Some people say money is the root of all evil, but did you know there’s something called “financial wellness?”
Money doesn’t have to be at odds with your well-being. For example, if you’re constantly struggling between wanting to save money and spending money on a hobby you enjoy, you might see money as an obstacle. With some proper money management, though, you can set aside enough money every month to give yourself the freedom to do what you want with it.
Interested? Asking yourself, “What is financial wellness, really?” Well, keep reading to find out more about what financial wellness can do for you.
What Is Financial Wellness?
The word “wellness” in “financial wellness” might tip you off to what it’s all about. While taking charge of your personal finances can help you maintain and grow your money, financial wellness is more about how this affects your wellbeing.
Some people might like to forget about money when they think about their personal life, for good reason. But especially when you’re broke or on the verge of broke-ness, thoughts about money are something you—literally—can’t afford to forget. As the Wu-Tang clan told us back in 1993, cash rules everything around us.
So financial wellness is a way to acknowledge that money has an effect on our wellbeing in a way that still prioritizes that wellbeing over the money aspect. Through the concept of financial wellness, we can see financial stability as a way to help us get to better places in our personal and emotional lives.
If you have student loan debt, credit card debt, or any other kind of debt, this is likely the biggest thing you think of when you think about your financial situation. A financial wellness goal, then, could be getting debt-free.
While it might seem impossible right now, there are several things you could do to work toward that goal. Keep reading for one way you can start moving toward freedom from debt: creating and maintaining a budget for your expenses.
Living by a Budget
One way to get further along your path to financial wellness is to live on a budget. Of course, part of this also assumes you would have a steady enough income to be able to budget things in advance.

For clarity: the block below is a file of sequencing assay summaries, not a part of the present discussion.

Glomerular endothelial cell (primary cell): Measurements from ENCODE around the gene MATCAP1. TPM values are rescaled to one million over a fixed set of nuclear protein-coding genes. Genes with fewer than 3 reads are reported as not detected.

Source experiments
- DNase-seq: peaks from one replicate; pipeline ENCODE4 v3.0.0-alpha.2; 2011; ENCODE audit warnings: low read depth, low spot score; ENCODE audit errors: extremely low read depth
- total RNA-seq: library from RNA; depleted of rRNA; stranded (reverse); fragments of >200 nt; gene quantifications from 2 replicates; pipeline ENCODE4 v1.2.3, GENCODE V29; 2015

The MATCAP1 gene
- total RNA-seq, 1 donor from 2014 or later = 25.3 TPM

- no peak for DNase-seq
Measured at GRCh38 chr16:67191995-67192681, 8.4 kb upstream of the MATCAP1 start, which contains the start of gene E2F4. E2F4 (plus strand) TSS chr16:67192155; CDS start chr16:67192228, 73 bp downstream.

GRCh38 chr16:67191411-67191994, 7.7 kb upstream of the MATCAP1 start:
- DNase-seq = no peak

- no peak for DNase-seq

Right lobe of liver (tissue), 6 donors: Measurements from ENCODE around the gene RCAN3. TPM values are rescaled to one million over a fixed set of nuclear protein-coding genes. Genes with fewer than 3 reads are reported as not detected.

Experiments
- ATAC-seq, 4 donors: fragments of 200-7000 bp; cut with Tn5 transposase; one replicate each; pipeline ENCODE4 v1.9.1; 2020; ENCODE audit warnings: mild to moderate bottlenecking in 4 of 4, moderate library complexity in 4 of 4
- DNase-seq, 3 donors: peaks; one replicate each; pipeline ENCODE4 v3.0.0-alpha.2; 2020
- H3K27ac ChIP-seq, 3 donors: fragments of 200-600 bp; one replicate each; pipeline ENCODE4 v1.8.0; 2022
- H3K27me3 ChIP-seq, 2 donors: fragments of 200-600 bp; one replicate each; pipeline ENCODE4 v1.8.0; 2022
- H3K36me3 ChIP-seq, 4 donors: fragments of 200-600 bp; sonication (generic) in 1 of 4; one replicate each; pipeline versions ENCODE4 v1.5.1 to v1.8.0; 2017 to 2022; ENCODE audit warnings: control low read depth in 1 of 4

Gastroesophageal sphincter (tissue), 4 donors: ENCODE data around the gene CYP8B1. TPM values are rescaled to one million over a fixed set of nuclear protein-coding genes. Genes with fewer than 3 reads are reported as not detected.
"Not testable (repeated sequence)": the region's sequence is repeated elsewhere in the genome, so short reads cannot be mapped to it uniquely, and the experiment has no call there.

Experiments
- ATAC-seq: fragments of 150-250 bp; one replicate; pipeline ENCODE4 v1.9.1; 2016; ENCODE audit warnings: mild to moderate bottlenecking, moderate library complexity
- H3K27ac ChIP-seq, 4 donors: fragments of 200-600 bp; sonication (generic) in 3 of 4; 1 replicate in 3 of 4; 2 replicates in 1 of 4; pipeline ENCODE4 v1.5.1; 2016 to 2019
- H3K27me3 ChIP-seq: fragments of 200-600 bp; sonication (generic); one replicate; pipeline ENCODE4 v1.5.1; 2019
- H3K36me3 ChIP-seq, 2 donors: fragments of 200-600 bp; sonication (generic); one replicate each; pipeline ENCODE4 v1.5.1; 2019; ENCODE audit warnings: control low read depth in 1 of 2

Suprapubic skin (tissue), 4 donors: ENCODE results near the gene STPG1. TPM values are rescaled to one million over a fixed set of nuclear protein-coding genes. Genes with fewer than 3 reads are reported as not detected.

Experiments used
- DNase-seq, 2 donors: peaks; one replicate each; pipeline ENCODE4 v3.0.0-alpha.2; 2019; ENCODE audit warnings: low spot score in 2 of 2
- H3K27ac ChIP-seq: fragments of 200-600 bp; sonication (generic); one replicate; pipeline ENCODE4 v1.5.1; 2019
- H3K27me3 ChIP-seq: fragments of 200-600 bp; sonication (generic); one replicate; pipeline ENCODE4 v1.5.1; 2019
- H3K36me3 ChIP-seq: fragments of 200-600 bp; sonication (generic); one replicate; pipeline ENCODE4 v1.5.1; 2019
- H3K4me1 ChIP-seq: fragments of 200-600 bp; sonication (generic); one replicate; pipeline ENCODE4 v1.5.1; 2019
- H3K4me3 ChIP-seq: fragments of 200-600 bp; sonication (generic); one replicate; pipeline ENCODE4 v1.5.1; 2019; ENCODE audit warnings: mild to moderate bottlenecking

But even if you’re in a stressful financial situation, setting a budget for your everyday expenses can give you a bit of peace of mind you might not have otherwise had. You can use an online budget planner or just use your computer’s spreadsheet program. Use your expenses from the past month or so to inform how much you should set aside for housing, bills, food, and other expenses.
You might think budgets are restrictive, but they can actually help remove some guilt from your experience spending money.
For some people, the first step in financial wellness is financial independence. Whether you just moved out of your parents’ home or you got out of a relationship that was providing you with financial resources you no longer have, financial independence is both a scary and freeing thing.
Relying on yourself for all your bills and expenses can help you avoid dependencies that put too much control in the hands of other people. When you owe people money or depend on assistance from them to go about your daily life, this can influence your decisions and prevent you from feeling truly free.
Building an Emergency Fund
You may have enough money saved up for this month’s rent, but what happens if you or someone you take care of gets sick? Or if you suddenly need to stop working for a little while?
If you have a solid emergency fund, money will be one fewer thing to worry about when disaster strikes. Some people say you should save up six months’ rent in your emergency fund, while others recommend more or less. What’s really important is to have an emergency fund at all.
Not everyone has the immediate means to start saving up for this kind of thing, but it could be an important next step on your path to financial wellness.
Financial Wellness and Mental Health
And this brings us to mental health. For many people, financial well-being is just one part of a larger effort towards mental stability and wellbeing in general. If you’ve ever been broke or in debt, you know that thoughts about money can take over your mind during these times.
Financial wellness can mean different things to different people, but one goal you might have could be to think about money less. By setting up budgets and figuring out how much money you’re getting, spending, and borrowing from various places, you can avoid day-to-day worries about whether you’ll have enough at any point.
Click Hear: archery distance record
Financial Wellness Programs in the Workplace
Now that the concept of financial wellness has gotten more popular than in the past, some employers will include financial wellness programs in their policies. These can include on demand pay and assistance with school tuition.
Programs like these are both an effort to boost morale and a way to make sure that workers don’t fall behind due to financial stresses. The fact that an employer cares about the financial well-being of employees can tell prospective applicants a lot about whether they’ll enjoy working for that organization.
Get Started on Your Path to Financial Wellness!
So, what is financial wellness? The answer depends on your ideal wellness goals.
Maybe you’re saving up for something you’d love. Or your goal might just be to stop stressing about money so much. What’s important is that the focus is on getting ahold of your wellbeing.
This is a gentler and more friendly way toward money management than “save money because it’s important.” When you think through the lens of financial wellness, you can understand on a deeper level why money might be important to you.
And if you want to learn more about your personal finances and money in general, check out the rest of this site!